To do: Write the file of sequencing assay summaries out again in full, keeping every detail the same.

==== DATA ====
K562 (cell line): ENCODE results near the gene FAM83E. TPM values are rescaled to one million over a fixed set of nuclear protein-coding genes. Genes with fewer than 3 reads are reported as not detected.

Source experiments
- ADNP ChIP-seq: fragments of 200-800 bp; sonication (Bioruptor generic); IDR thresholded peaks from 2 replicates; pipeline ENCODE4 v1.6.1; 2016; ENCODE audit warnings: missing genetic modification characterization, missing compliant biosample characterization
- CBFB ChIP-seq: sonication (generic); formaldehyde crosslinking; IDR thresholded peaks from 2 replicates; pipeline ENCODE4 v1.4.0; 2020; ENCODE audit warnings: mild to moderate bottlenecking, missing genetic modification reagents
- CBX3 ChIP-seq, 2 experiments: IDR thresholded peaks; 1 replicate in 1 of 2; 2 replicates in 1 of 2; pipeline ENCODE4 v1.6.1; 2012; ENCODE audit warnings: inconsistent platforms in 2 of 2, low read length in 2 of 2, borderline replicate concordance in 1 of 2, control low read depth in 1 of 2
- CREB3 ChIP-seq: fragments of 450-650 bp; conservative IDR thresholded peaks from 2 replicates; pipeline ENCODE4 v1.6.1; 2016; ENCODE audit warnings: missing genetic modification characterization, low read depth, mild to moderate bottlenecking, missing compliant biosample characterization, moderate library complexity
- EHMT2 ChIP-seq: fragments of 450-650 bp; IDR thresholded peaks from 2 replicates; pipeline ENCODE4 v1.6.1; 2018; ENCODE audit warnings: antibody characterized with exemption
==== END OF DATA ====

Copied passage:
K562 (cell line): ENCODE results near the gene FAM83E. TPM values are rescaled to one million over a fixed set of nuclear protein-coding genes. Genes with fewer than 3 reads are reported as not detected.

Source experiments
- ADNP ChIP-seq: fragments of 200-800 bp; sonication (Bioruptor generic); IDR thresholded peaks from 2 replicates; pipeline ENCODE4 v1.6.1; 2016; ENCODE audit warnings: missing genetic modification characterization, missing compliant biosample characterization
- CBFB ChIP-seq: sonication (generic); formaldehyde crosslinking; IDR thresholded peaks from 2 replicates; pipeline ENCODE4 v1.4.0; 2020; ENCODE audit warnings: mild to moderate bottlenecking, missing genetic modification reagents
- CBX3 ChIP-seq, 2 experiments: IDR thresholded peaks; 1 replicate in 1 of 2; 2 replicates in 1 of 2; pipeline ENCODE4 v1.6.1; 2012; ENCODE audit warnings: inconsistent platforms in 2 of 2, low read length in 2 of 2, borderline replicate concordance in 1 of 2, control low read depth in 1 of 2
- CREB3 ChIP-seq: fragments of 450-650 bp; conservative IDR thresholded peaks from 2 replicates; pipeline ENCODE4 v1.6.1; 2016; ENCODE audit warnings: missing genetic modification characterization, low read depth, mild to moderate bottlenecking, missing compliant biosample characterization, moderate library complexity
- EHMT2 ChIP-seq: fragments of 450-650 bp; IDR thresholded peaks from 2 replicates; pipeline ENCODE4 v1.6.1; 2018; ENCODE audit warnings: antibody characterized with exemption